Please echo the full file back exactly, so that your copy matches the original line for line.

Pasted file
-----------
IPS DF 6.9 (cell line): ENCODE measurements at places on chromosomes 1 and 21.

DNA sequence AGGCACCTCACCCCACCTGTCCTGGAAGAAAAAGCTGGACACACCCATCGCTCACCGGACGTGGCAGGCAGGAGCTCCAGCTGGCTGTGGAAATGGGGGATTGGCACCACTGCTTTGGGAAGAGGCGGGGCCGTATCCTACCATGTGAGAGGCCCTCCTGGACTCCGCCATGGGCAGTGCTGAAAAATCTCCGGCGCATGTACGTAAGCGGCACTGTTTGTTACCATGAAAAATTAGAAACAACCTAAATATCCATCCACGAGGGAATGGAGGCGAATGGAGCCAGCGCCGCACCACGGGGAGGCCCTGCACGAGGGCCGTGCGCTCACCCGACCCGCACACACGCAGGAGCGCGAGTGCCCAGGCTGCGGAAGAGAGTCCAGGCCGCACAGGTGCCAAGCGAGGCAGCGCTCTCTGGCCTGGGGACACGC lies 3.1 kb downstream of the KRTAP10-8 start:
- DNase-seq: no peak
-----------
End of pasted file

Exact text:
IPS DF 6.9 (cell line): ENCODE measurements at places on chromosomes 1 and 21.

DNA sequence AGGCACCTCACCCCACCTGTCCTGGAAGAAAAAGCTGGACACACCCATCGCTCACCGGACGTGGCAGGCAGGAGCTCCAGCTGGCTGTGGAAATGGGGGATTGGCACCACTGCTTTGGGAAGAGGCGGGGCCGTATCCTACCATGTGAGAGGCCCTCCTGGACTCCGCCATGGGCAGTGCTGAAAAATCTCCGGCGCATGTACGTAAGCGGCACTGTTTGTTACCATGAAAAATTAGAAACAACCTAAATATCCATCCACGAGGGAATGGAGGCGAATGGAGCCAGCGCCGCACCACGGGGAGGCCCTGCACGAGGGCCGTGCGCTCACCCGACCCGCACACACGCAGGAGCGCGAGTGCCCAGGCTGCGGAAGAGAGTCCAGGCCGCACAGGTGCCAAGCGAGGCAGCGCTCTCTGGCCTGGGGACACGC lies 3.1 kb downstream of the KRTAP10-8 start:
- DNase-seq: no peak